Amanda Coe lives in London with her husband and two children. She has an English MA from Oxford University and is a screenwriting associate of the National Film and Television School. She has written extensively for television: her credits include creating the award-winning Channel 4 series 'As If' and most recently writing the feature 'Margot' for BBC4. Her adaptation of John Braine's 'Room At The Top' was screened by the BBC in 2011. WHAT THEY DO IN THE DARK, her second novel, was published in 2011 by Virago and Norton, followed by GETTING COLDER in November 2014.
Amanda's new novel, EVERYTHING YOU DO IS WRONG, will be published by Fleet - the new literary imprint of Little, Brown - in October 2017.
For Film and TV rights please contact Cathy King at Independent: email@example.com
Praise for GETTING COLDER (2014)
'Crisply plotted and filled with pleasurably sharp observations. Coe turns a winning phrase... [her] new novel succeeds with style' Guardian
'Getting Colder has once again proved that Coe's a fearless writer, not afraid to linger in the murky, messy corners of her characters' lives' Independent
'[A] brilliantly acute reading of grief, self-interest and the persistence of old wounds' FT
Praise for WHAT THEY DO IN THE DARK (2011):
'One of the most masterly, disturbing pieces of fiction I've read in a long while - a stripped-down, unsentimental portrait of childhood that will send shivers down your spine... [It] will leave you haunted long after you've read the final page' Sunday Times
'They used to warn people "of a nervous disposition" if a TV programme was going to be tough viewing. As a responsible critic, I have to say the same about this brilliant novel' Readers Digest
'A dark, disturbing look at a 1970s childhood, as a tetchy relationship between two schoolgirls culminates in a truly shocking ending... Coe’s impressive debut is a shadowy creation, rich with 70s nostalgia... she brings the story to an impulsively brutal conclusion' Marie Claire
'Superbly plotted, building, from seemingly disparate elements, with a dread inevitability to a tense and shocking finale' Mail Online
They were colour-supplement darlings of the 1980s: Patrick, the sexy, ferocious young playwright, scourge of an enthralled establishment, and Sara, who abandoned her two children to fulfil her destiny as Patrick's beautiful, devoted wife and muse.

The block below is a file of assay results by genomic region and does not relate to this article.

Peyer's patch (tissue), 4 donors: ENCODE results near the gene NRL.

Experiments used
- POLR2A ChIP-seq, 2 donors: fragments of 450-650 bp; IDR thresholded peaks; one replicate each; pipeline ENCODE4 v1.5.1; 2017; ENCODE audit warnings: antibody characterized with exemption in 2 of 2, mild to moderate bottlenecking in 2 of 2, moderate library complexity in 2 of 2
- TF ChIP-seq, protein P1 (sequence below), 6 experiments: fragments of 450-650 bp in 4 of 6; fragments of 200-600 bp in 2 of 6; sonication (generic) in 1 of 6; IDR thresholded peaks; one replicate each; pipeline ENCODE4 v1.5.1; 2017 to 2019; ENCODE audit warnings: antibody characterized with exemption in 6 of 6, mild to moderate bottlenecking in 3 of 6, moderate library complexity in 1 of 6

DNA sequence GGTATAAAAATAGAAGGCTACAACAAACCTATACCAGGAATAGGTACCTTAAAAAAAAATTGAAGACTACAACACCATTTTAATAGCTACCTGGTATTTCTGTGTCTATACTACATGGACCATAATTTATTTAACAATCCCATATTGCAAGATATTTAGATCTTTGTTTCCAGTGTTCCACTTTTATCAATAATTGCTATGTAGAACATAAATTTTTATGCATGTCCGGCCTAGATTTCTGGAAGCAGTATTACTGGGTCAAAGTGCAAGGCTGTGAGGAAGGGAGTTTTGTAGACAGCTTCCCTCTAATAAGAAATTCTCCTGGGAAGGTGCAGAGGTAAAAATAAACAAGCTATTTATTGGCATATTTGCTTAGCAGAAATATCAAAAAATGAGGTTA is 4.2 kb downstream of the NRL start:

Thirty-five years later, Sara's death leaves Patrick alone in their crumbling house in Cornwall, with his whisky, his writer's block and his undimmed rage against the world. But bereavement is no respecter of life's estrangements, and Sara's children, Louise and Nigel, are now adults, with memories, questions and agendas of their own. What was their mother really like? Why did she leave them? What has she left them? And how can Patrick carry on without the love of his life?
Getting Colder is a painfully funny and perceptive novel about family, love, and how sometimes the harder you look, the less you find.
WHAT THEY DO IN THE DARK is the kind of novel that delivers its blow with such unadulterated force that all you can hear for a while is white noise, until the voices swim back into your consciousness, those inconsequential, funny voices with their varying degrees of indifference, cynicism, faux-concern, self-righteousness, all of them guilty as hell, and by implication the reader is guilty as well, for not having seen any of it coming, for walking into the trap completely unsuspecting. It shows how victims can turn into the most fiendish perpetrators and that the question of guilt will never be satisfactorily answered.
A child's imaginary friend, a woman who wants a baby more than anything, the holiday from hell, and the friend who tries to help too much—these are all part of this extraordinary collection of stories from a wonderful new young writer. With her perceptive eye on urban chic, the neglected women, the fantasist girlfriend, love, desire, passion, and revenge, Amanda Coe writes in a sharp, detailed and utterly readable style which picks up every nuance, tone and twist of character.